Tears and torment when the slaughter arrived

30th March 2001 at 01:00
Raymond Ross reports on how schools and colleges are coming to terms with mass culls and strict quarantine

It is perhaps not until you pass along the highways and byways of Dumfriesshire that the scale of the foot-and-mouth disaster really hits you.

"I don't think people understand how bad it is," says Jennifer Davidson, an S4 pupil who has returned to Lockerbie Academy after three weeks of isolation. Her dad's farm has just been declared "clear".

Jennifer chose to stay with her family, preparing her folio work for Standard grades, while the pyres on the farm consumed their stock of 483 cattle and 1,300 sheep.

At Canonbie primary, near the first confirmed outbreak in Scotland, pupils had to be kept indoors for a whole day because of the smoke and the smell from the pyres. The nursery was shut for two days because the smoke and the smell permeated the Portakabin.

Nigel Pike, the head at Canonbie, has run special circle times to deal with the psychological effects and to help children to a better understanding. "We had pupils crying because they could see the sheep being rounded up for culling in the field across the road. One boy lost his pet lamb and some pupils thought all their pets would be affected. They also thought the sheep were being burnt alive."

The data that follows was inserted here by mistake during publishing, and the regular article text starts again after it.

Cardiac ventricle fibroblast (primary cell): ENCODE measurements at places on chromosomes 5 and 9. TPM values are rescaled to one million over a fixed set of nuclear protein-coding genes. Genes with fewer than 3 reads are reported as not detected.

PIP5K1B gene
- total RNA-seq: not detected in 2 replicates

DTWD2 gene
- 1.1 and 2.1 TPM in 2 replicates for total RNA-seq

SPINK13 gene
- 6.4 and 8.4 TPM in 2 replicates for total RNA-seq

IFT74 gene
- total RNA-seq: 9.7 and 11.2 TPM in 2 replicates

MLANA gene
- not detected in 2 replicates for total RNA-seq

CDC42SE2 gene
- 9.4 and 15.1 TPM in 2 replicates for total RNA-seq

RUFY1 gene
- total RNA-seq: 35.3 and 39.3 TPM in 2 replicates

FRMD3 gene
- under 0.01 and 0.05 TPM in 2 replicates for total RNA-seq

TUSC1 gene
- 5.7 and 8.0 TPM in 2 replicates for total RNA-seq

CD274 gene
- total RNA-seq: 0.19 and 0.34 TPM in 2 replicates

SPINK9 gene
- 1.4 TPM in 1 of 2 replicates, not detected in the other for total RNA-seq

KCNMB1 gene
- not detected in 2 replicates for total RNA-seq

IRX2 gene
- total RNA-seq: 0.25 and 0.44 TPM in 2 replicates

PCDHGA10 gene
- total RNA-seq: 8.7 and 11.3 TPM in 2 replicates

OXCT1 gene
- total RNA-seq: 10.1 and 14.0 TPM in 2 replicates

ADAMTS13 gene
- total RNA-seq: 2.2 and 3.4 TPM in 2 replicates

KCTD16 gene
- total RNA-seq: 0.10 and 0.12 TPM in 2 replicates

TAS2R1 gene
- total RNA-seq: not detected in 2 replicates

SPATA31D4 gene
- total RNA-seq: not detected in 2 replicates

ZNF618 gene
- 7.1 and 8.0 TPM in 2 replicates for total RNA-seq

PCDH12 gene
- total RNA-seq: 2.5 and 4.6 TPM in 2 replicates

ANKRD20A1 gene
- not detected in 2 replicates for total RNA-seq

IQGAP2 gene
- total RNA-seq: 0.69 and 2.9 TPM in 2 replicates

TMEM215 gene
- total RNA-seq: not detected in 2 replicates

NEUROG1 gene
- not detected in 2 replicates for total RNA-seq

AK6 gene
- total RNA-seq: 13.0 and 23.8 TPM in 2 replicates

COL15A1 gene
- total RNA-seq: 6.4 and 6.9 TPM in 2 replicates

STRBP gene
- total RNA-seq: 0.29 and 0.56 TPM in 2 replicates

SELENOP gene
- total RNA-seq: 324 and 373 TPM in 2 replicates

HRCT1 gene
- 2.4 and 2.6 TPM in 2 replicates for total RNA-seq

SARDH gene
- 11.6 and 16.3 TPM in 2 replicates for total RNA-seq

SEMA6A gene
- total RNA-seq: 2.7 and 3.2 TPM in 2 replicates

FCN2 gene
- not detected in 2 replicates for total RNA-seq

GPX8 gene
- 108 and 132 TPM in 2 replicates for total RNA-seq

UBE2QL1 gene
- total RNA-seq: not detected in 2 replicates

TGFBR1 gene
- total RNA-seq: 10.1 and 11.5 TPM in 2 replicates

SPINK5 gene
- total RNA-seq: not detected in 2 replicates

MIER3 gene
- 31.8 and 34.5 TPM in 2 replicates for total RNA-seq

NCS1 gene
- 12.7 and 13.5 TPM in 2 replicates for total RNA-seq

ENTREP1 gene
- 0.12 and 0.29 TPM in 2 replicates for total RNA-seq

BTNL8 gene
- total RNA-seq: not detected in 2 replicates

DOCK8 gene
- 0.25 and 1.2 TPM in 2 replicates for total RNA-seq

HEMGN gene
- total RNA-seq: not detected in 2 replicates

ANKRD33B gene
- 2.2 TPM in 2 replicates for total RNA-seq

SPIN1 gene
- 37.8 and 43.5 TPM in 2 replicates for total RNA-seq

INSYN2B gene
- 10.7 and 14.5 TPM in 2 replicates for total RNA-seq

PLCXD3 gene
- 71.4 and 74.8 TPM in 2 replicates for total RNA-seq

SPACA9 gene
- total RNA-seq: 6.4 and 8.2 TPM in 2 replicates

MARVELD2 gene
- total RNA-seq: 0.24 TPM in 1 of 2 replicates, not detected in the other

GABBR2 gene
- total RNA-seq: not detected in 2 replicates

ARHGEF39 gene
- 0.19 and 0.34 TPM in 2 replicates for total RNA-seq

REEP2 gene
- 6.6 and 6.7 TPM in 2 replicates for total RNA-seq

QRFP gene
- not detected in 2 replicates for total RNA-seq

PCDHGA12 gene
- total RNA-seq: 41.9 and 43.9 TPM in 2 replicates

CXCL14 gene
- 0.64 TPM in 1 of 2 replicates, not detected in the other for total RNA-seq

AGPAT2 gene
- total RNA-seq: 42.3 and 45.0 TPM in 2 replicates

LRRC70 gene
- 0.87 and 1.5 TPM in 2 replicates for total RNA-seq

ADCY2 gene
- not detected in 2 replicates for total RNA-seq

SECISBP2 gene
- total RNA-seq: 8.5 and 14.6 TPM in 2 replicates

Dumfries and Galloway's psychological services have sent out packs on the emotional impact caused by the disease to provide additional support for both staff and pupils.

"The impact is twofold," Fraser Sanderson, director of education, says. "There is the effect of lost time especially on exam preparations and then there is the puils' preoccupation with the threat to their families' livelihoods and the sheer trauma of the culling, the burning. Some pupils have suffered a kind of incarceration on their own farms and all the intensity that goes with that."

Firm figures are problematic but Mr Sanderson reckons that the five per cent of Lockerbie Academy's roll who have missed two or three weeks of school may be the average. But in some rural areas, such as those served by Wamphray and Tundergarth primaries, the absence level runs at 40 per cent.

Schools are using e-mail and fax, as well as the post and "neutral" drop-off points, to send homework and distance-learning materials (which secondary staff are preparing voluntarily) to pupils on isolated farms. Extra resources have gone into affected primaries, equivalent to a day a week, for homework preparation and marking.

It is the east of the local authority area which has been worst hit with all inter-school sports and activities cancelled, bus routes and pick-up points altered and disinfectant mats placed at all school doors. School uniform rules have been relaxed because all clothes are washed daily on threatened farms.

The disease is now moving west into the Stewartry, into the Dalbeattie and Castle Douglas areas, and the council's education department is stepping up precautionary measures.

Mr Sanderson says officials are in discussions with the Scottish Qualifications Authority over lost study time. "Some pupils are getting extensions for folio and unit work and it may well be that some exams could be sat at home if invigilating procedures can be set up."


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